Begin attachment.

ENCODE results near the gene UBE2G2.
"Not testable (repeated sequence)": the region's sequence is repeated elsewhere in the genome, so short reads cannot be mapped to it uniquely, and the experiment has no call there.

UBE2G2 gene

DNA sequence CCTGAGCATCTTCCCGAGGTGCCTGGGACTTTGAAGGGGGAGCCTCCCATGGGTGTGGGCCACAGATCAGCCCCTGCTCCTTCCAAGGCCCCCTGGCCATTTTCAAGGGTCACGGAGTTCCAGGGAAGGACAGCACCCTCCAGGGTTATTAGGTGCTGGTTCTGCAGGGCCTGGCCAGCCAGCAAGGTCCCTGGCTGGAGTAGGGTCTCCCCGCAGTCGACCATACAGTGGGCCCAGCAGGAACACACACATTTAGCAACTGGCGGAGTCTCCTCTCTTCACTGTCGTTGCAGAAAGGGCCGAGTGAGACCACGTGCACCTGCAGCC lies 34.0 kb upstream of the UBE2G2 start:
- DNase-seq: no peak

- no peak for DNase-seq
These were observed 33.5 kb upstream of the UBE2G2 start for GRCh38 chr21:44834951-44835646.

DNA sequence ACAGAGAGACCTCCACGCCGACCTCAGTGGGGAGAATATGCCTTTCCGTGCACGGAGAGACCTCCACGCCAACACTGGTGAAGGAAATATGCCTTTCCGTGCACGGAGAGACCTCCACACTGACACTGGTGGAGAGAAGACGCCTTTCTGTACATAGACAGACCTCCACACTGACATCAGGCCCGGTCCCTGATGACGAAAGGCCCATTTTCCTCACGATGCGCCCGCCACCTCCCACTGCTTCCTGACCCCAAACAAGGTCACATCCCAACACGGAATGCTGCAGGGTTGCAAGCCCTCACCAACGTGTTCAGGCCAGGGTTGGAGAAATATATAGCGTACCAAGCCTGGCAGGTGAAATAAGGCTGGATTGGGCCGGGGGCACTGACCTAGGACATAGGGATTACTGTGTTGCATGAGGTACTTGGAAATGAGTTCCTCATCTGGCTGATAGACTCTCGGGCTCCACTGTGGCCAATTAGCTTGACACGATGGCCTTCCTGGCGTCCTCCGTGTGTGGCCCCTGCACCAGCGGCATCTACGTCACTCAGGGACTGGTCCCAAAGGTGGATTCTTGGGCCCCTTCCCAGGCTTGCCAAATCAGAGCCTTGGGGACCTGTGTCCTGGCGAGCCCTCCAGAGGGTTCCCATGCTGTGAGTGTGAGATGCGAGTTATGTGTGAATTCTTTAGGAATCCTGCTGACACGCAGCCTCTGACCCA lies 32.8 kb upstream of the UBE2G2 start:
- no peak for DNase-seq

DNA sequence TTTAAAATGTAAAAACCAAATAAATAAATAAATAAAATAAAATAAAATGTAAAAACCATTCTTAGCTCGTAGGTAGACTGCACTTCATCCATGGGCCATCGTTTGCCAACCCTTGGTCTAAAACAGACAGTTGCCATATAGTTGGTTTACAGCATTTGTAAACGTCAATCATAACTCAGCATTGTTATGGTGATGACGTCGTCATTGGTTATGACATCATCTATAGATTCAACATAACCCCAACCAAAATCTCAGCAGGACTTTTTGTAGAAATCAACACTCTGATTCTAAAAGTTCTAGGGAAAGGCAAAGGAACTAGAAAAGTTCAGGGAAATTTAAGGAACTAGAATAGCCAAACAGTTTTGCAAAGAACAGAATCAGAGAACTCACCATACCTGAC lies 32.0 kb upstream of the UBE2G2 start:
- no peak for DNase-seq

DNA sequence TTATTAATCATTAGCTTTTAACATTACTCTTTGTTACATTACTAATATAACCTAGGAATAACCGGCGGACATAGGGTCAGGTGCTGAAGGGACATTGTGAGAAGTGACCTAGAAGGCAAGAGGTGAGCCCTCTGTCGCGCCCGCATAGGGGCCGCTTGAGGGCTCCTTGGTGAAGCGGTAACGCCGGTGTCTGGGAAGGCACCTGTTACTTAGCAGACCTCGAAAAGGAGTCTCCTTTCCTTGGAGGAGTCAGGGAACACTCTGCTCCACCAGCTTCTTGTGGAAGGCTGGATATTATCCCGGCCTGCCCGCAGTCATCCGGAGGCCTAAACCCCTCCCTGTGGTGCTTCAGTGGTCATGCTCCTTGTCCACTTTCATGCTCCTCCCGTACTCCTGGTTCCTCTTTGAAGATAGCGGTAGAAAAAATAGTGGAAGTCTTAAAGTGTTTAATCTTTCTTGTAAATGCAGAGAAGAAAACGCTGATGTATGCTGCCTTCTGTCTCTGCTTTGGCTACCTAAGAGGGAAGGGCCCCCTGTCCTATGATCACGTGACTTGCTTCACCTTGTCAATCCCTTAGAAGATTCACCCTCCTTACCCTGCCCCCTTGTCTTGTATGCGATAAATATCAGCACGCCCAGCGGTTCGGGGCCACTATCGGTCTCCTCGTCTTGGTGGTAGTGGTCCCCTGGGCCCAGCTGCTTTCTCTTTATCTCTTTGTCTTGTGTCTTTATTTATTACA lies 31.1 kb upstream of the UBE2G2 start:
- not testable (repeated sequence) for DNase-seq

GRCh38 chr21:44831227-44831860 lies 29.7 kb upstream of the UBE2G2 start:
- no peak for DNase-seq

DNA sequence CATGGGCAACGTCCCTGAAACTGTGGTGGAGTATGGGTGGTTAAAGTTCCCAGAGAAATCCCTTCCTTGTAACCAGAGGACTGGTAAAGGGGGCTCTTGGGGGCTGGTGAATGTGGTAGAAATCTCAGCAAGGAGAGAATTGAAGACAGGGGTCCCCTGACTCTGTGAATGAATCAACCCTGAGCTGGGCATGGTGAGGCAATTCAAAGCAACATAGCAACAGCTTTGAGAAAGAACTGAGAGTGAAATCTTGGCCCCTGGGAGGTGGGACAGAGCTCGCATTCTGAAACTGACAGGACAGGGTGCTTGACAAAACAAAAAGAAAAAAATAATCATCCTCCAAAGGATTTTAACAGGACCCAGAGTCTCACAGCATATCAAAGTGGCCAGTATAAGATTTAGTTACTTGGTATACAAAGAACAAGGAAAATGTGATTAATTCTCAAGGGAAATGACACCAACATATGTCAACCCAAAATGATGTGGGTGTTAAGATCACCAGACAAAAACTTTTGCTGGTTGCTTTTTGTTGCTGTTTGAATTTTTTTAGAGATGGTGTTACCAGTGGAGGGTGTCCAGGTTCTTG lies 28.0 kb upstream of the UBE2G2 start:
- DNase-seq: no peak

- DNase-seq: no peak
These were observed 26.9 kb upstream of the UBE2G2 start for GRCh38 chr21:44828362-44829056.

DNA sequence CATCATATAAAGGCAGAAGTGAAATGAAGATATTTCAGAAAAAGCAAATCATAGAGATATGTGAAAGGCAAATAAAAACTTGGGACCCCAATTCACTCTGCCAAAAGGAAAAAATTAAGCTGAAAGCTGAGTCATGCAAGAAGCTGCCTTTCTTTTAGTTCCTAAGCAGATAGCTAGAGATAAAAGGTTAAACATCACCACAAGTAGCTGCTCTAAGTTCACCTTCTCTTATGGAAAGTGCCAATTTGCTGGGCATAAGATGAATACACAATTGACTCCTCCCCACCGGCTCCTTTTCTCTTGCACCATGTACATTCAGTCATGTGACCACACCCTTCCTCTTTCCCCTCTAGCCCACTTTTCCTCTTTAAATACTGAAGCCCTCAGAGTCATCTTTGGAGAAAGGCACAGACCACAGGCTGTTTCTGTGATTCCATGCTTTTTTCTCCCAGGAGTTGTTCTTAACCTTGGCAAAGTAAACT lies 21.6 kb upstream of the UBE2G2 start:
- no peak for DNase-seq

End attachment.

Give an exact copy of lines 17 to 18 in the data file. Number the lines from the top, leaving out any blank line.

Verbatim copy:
- DNase-seq: no peak

- DNase-seq: no peak